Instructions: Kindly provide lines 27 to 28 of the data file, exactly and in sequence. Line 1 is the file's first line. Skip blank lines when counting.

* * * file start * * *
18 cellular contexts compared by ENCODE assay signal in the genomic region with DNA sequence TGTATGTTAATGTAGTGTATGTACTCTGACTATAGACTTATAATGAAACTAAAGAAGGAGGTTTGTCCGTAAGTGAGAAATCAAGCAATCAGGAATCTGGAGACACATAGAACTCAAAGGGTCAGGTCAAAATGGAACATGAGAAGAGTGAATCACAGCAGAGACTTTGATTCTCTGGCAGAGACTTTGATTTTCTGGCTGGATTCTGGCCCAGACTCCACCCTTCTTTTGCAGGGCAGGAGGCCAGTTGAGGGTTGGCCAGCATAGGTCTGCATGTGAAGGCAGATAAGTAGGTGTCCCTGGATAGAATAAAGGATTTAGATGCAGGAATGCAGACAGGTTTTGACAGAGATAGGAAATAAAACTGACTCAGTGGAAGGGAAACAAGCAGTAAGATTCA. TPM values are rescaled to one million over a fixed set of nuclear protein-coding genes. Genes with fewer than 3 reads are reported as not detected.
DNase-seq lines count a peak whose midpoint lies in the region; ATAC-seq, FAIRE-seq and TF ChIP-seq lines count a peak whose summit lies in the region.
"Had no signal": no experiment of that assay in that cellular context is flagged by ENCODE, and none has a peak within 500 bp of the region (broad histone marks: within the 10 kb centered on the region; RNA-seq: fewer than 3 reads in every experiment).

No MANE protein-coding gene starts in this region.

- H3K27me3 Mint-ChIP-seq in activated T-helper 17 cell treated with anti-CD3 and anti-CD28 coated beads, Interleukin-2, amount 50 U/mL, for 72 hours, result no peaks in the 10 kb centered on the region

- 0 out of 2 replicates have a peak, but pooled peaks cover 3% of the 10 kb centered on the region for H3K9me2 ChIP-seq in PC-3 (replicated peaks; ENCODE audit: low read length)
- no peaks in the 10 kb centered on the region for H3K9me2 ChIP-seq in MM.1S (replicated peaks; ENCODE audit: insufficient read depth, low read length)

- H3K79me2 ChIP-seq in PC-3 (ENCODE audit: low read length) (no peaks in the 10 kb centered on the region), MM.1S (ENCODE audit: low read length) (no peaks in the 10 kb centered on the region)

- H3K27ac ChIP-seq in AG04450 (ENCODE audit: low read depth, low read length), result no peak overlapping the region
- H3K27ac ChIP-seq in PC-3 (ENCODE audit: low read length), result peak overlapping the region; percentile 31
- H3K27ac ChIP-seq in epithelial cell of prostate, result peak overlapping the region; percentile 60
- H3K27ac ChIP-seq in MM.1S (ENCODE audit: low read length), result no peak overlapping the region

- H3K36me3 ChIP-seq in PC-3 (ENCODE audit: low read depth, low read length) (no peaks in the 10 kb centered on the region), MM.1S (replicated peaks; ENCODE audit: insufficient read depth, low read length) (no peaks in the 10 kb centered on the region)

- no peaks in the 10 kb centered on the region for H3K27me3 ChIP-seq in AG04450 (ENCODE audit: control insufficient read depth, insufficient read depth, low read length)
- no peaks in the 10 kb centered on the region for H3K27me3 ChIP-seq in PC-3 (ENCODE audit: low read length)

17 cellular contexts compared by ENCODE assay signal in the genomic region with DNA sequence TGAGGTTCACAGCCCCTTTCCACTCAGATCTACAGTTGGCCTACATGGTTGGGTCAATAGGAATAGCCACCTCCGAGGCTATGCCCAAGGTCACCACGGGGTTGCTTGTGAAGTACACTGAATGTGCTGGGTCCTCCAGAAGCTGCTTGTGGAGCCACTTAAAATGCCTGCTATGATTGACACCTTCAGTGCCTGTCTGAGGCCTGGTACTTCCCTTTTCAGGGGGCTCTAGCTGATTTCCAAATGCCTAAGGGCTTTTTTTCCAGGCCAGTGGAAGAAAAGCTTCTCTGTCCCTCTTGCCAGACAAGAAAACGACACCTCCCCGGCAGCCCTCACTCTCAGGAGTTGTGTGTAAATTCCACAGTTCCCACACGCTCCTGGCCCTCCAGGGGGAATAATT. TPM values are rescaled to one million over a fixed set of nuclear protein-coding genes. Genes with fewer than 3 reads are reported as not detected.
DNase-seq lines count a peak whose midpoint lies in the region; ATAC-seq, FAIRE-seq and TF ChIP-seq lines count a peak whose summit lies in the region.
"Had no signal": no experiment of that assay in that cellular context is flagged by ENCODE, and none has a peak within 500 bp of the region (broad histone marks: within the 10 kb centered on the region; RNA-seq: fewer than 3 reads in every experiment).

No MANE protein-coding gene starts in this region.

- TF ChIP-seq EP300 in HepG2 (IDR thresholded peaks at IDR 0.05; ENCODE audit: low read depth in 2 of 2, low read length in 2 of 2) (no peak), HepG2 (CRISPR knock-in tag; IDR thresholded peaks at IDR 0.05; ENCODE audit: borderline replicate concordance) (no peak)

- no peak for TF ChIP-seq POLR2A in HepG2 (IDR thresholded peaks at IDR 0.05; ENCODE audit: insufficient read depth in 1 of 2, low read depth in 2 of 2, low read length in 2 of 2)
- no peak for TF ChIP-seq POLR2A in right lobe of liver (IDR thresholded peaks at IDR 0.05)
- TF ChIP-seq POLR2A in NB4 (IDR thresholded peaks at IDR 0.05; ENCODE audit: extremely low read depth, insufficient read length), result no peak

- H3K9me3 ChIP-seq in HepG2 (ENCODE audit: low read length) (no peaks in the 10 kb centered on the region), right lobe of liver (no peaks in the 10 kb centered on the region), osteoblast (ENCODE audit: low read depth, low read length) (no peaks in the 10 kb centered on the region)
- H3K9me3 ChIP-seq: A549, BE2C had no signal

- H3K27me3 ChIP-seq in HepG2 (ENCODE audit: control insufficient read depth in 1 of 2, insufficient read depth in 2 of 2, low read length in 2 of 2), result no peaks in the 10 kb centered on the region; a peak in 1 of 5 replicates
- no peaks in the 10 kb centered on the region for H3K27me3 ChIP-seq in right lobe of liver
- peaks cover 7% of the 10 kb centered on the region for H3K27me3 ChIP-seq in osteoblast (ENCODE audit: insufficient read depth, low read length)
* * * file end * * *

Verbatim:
- no peaks in the 10 kb centered on the region for H3K27me3 ChIP-seq in right lobe of liver
- peaks cover 7% of the 10 kb centered on the region for H3K27me3 ChIP-seq in osteoblast (ENCODE audit: insufficient read depth, low read length)